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Loss, Compassion, and Rememberance

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“Holy One, full of compassion, grant perfect rest under the wings of the Shechinah, the Divine Presence...”

These beautiful words begin El Malei Rachamim, the prayer we recite at burials and memorials. Some versions use the phrase “upon the wings of the Shechinah,” an image of liberation, the soul being carried aloft. But I first learned and still prefer “under the wings”, evoking a sense of safety and nurturance.
We read at MyJewishLearning.com (a wonderful site): “In some Ashkenazi synagogues, El Malei Rachamim is also a part of the Yizkor memorial service on Yom Kippur and on the last days of the three pilgrimage festivals (Passover, Shavuot, Sukkot). The prayer originated in the Jewish communities of Western and Eastern Europe, where it was recited for the martyrs of the Crusades and of the Chmielnicki massacres.”
As we mark the loss of half a million Americans to Covid-19, we meditate on the fragility and brevity of life. Blessedly, the Temple Beth El community has lost only one member to the pandemic, our dear nonagenarian Bob Berman, who died last spring. We will remember him at upcoming Yizkor services (April 4 and May 18) and on his first yartzeit, 25th of Iyar, May 6-7.


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ר תָלִֶּׁ֨ינִּי֙ אָלִִּ֔ין עַמֵׁ֣ךְ עַמִִּ֔י וֵאלֹהֵַ֖יִּךְ אֱלֹהָָֽי׃

But Ruth replied, Do not urge me to leave you, to turn back and not follow you. For wherever you go, I will go; wherever you lodge, I will lodge; your people shall be my people, and your God my God. (Ruth 1:16)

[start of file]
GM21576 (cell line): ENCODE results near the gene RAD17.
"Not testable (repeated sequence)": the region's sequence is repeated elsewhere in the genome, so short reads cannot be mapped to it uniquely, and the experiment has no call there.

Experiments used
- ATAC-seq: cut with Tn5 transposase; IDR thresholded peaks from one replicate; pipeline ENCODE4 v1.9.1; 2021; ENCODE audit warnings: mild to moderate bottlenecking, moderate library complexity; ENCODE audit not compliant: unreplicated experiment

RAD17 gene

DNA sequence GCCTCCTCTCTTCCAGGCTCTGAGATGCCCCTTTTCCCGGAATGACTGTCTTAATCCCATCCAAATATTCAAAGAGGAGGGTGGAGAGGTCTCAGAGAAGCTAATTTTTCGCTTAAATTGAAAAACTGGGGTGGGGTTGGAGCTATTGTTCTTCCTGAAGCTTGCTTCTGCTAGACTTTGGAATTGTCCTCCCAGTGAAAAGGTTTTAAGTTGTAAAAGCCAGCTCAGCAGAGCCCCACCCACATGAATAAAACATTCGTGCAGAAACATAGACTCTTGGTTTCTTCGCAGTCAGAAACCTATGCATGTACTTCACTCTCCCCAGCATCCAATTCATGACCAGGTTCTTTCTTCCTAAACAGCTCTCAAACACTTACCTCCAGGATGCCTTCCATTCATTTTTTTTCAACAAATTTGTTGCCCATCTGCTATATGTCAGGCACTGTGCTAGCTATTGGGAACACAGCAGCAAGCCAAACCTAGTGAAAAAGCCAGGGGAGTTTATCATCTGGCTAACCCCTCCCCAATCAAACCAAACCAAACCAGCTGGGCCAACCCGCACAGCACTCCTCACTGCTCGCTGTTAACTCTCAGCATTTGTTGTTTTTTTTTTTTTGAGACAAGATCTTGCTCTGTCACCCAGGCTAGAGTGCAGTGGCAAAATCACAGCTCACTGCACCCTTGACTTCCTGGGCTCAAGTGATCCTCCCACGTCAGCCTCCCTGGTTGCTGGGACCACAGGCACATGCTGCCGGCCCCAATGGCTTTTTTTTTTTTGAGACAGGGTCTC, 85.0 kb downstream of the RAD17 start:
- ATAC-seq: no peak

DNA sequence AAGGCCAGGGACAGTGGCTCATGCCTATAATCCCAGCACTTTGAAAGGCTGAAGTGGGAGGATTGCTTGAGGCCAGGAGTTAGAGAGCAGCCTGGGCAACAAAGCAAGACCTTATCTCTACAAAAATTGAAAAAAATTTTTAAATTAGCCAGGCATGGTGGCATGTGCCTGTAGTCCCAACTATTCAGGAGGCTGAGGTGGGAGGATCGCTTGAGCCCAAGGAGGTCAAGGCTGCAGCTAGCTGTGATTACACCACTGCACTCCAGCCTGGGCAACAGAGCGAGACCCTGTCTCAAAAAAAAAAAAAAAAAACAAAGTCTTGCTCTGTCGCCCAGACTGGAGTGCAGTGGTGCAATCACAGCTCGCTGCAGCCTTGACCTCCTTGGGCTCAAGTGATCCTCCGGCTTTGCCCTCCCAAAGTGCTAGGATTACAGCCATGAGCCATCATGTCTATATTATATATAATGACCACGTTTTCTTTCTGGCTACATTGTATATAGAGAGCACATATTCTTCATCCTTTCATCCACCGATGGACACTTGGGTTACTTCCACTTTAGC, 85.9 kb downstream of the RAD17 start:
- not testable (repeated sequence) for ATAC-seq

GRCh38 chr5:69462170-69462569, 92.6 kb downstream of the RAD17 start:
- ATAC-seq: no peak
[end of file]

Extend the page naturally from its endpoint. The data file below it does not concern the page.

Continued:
With these poignant words, the Biblical heroine Ruth pledges her loyalty and love to her mother-in-law Naomi. The scene takes place in the ancient country of Moab, east of Judah. Naomi and her husband had traveled there to escape famine along with their two sons who marry Moabite women. Naomis men-folk have died and she tells her daughters-in-law to return to their own people. Orpah sadly does so, but Ruth refuses and joins her destiny with Naomi. Together they travel to Judah, where Ruth makes an auspicious marriage to Naomis kinsman Boaz. Ruth gives birth to Obed, the father of Jesse, the father of David who becomes king, David HaMelech.

This beautiful story makes clear that those who choose to join the Hebrew tribe are to be welcomed and honored, like our mythic ancestress Ruth.

From the Rabbi: Harris & Emhoff Chanukah Message

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I was delighted to see the video of our Vice-President Elect and her husband offering a Chanukah message. I was struck by their warmth, and also by their interpretation of the festival's meaning. I was pleased that they avoided the oversimplifications and historical inaccuracies often heard in public remarks about Chanukah, and instead shared what the holiday means to them. You might want to watch it now and then read the rest of my note:

Chanukah Message - 2020

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Do not separate yourself from the community.”  אַל תִּפְרֹשׁ מִן הַצִּבּוּר - Al tifrosh min ha-tsibur - Pirkey Avot 2:14

This has become my mantra throughout the pandemic. As we separate ourselves physically, it’s more and more important to connect virtually, emotionally and spiritually.  Todah rabah (abundant thanks) to the many TBE members and guests who frequent our Zoom services, classes, cultural events and social gatherings.  And a heartsiken dank (heartfelt thanks) to everyone who has filled my signups for Zoom visits and lessons.  I wasn’t so sure about video meetings at first.  I like to limit my own screen time and save my eyesight for taking in the natural world in all its beauty and dazzling complexity.  But I’ve seen the digitized light!  If you haven’t yet met with me via Zoom, please sign up to do so.  You don’t need to have any urgent issues or questions to discuss (though those are welcome), just visiting is lovely.